“In addition to these first-generation Irish-Americans, we have families who dance with us who have Irish roots,” Barker said. “They might be fourth generation or so, but they still celebrate their culture.” 

Rince Arkansas competes in the Arkansas State Championship & Feis in November.

Part of Irish dance is the competitions, or feis (pronounced FESH). Barker and her team of students are preparing for the Arkansas State Championship & Feis, which takes place in November.

 

“It’s always the Veterans Day weekend, and this year, it will be Nov. 9 to 10 at the Fort Smith Convention Center,” Barker said. “We have people who come from all our neighboring states and beyond, including Texas, Oklahoma, Missouri, Kansas, Tennessee. One year, we had a dancer fly all the way from Alaska to compete. Dancers come in from Florida, Virginia and Wisconsin too.”

 

The fascination of Irish dance is far reaching, and Barker’s own story of how she became committed to it is compelling.

 

“I’ve had a little bit more diversity in my Irish dance because I moved to Florida when I was in high school and started dancing with a different teacher there,” she said. “She had more availability. Her classes were every day, whereas the classes in Arkansas were once a week, based on the teacher’s schedule. I started doing dance three or four days a week and progressed really, really fast. During the two years I was in Florida, I moved into the championship level of Irish dance, participating in competitions. Then I moved back to attend the University of Arkansas [in Fayetteville] and returned to McCafferty School of Irish Dance.

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“I am Irish a tiny bit. My ancestry.com report says I’m about seven percent Irish, but I was born in Mexico and came to the United States when I was 8. Irish dance was the thing I got into and just loved doing. Nowadays, there’s so much more Irish dance — there are 10 or so Irish dance academies in Mexico, which is kind of crazy. Mexico is a big country, and a lot of academies there have relationships with academies in the United States. It’s crazy how much Irish dance has grown globally.”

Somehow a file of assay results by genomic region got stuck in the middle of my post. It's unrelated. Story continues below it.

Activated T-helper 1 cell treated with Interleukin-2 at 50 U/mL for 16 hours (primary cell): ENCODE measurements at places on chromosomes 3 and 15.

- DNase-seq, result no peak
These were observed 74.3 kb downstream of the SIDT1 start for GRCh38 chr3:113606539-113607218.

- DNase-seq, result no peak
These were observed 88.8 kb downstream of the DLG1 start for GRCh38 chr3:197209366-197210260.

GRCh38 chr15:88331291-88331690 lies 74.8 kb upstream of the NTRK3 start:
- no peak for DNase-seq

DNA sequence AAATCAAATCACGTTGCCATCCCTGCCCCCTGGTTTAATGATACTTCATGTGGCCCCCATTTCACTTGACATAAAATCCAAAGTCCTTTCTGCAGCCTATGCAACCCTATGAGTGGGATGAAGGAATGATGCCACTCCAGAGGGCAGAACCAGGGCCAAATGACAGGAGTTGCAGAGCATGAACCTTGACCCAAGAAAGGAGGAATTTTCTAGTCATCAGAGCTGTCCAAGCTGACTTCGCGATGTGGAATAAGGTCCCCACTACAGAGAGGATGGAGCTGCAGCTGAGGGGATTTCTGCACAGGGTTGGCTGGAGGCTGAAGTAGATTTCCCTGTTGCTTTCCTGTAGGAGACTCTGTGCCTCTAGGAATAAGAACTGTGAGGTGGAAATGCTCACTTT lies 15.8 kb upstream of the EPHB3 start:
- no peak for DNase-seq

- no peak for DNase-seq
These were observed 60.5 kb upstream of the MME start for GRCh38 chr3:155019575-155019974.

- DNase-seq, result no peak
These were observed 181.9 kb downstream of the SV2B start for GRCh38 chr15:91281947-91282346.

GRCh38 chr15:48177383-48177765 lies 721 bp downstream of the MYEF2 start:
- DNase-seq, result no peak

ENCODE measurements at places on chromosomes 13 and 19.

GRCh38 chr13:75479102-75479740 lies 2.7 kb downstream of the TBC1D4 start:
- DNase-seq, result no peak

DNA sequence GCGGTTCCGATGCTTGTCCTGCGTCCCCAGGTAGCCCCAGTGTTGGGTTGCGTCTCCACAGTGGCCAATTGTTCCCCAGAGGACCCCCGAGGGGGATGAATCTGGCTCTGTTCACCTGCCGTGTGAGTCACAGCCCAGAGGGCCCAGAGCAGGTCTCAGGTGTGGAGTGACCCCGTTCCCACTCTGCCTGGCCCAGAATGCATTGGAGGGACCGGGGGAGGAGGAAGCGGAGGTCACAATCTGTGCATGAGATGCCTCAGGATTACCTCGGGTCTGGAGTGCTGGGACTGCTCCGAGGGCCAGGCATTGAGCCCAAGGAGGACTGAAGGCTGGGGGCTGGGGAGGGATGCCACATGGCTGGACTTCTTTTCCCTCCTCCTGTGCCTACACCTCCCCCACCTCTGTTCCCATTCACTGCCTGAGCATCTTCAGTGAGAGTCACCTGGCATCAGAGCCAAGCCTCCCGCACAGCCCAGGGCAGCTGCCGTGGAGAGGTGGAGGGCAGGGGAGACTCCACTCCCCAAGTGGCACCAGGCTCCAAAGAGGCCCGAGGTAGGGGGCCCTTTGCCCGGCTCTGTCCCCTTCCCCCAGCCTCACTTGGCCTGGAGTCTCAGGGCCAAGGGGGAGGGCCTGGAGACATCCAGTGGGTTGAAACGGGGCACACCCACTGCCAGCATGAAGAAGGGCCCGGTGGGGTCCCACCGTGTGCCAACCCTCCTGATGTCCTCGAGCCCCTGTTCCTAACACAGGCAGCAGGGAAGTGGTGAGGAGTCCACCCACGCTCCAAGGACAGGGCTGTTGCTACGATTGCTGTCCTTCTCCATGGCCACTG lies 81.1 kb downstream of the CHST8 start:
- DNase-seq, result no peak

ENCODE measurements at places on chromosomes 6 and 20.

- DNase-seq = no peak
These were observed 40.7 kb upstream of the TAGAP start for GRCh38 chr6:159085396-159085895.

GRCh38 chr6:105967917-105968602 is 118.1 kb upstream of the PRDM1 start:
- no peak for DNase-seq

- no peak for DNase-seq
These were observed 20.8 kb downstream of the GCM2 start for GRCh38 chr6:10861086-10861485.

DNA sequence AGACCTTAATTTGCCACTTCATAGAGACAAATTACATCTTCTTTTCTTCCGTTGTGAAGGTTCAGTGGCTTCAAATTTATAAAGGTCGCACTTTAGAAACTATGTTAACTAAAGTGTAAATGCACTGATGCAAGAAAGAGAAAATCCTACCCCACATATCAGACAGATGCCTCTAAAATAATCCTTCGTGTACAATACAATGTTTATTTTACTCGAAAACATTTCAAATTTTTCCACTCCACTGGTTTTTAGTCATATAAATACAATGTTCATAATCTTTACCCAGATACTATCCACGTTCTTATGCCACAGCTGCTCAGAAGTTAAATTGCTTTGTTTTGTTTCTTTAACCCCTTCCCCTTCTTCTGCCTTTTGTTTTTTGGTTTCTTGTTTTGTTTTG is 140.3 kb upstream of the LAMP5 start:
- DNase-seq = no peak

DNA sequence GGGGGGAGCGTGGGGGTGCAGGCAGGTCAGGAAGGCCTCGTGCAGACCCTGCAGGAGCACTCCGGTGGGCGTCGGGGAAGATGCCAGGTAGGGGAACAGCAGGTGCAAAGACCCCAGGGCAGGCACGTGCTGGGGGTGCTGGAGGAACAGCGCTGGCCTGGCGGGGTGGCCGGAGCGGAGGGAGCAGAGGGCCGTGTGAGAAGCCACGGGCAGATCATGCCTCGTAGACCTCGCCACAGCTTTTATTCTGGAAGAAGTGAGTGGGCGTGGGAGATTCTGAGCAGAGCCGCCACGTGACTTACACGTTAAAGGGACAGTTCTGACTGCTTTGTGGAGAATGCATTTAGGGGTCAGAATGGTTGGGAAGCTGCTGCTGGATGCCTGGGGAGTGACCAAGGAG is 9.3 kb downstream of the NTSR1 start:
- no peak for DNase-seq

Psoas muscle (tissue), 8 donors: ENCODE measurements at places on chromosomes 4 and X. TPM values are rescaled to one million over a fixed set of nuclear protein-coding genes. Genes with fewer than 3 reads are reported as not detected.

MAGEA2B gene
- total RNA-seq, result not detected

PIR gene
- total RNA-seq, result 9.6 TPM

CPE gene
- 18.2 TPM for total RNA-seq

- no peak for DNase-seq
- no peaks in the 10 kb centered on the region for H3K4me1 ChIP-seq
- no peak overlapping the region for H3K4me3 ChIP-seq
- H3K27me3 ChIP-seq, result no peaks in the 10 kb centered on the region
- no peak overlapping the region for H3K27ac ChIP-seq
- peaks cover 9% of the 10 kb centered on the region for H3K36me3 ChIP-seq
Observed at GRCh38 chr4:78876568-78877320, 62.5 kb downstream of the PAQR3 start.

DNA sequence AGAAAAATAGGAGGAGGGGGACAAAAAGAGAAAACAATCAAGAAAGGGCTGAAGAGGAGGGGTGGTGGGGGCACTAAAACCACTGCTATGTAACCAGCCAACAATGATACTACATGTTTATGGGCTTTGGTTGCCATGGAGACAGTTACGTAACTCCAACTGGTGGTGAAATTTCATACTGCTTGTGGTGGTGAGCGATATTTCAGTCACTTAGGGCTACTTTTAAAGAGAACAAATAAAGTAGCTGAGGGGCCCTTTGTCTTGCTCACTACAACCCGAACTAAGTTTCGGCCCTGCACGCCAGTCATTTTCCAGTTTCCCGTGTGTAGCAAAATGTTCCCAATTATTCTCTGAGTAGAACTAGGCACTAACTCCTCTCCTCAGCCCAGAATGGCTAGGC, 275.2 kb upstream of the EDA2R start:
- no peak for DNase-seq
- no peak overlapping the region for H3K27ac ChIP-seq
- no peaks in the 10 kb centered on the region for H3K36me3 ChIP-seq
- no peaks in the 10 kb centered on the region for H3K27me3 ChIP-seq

Barker, who has a bachelor’s degree in advertising and public relations and a master’s in adult lifelong education, works for the University of Arkansas in higher education by day and as the director of Rince Arkansas on nights and weekends. The academy’s logo, in fact, is an homage to the U of A.

 

“It’s an Irish boar,” she said. “As an alum, I wanted to give a nod to my school. I’m a huge Razorback fan.”

 

While taking on two incredibly taxing careers, Barker dreams of bigger things the academy could one day accomplish.

 

“I have giant dreams of opening an Irish cultural center here, where it would include music, dance, language, art and culture,” she said. “A broader cultural center would allow us to combine with Ballet Folklorico that the Hispanic community has in northwest Arkansas. We could include island dances from our Filipino communities. My hope would be to have a place where anyone could show off whatever their cultural art forms may be.”

 

Ballet Folklorico means “dances of the people,” and it encompasses several traditional dances from different regions of Mexico. The art form has been practiced for centuries and is based on ceremonial dances of indigenous people, which makes it akin to the history and culture of Irish dance.

 

As for Barker and the Rince Arkansas Academy of Irish Dance, the focus continues to be on introducing Irish dance to the community and celebrating its history and culture throughout the year.

Rince Arkansas participates in a number of community events each year.

“We’re always busy around St. Patrick’s Day, of course,” Barker said. “This year, we have partnered with the Fayetteville Public Library again and will be performing in their beautiful new space. Their stage is awesome and such a great place to dance now. Then we will be dancing at the art walk in downtown Rogers and have plans to also celebrate in Bentonville. We also dance at a lot of senior centers, assisted living facilities and schools.”

 

Barker said in addition to having a tight-knit teaching team and students, the academy is part of a community of families who share a common love for Irish dance, history and culture.

 

“I think we are a hidden gem in northwest Arkansas,” she said. “We’re something that people are always surprised to see when we’re around town, dancing. We’re here and love to partner with the community. We’re always accepting new dancers, and we’re always looking for ways to make more friends.”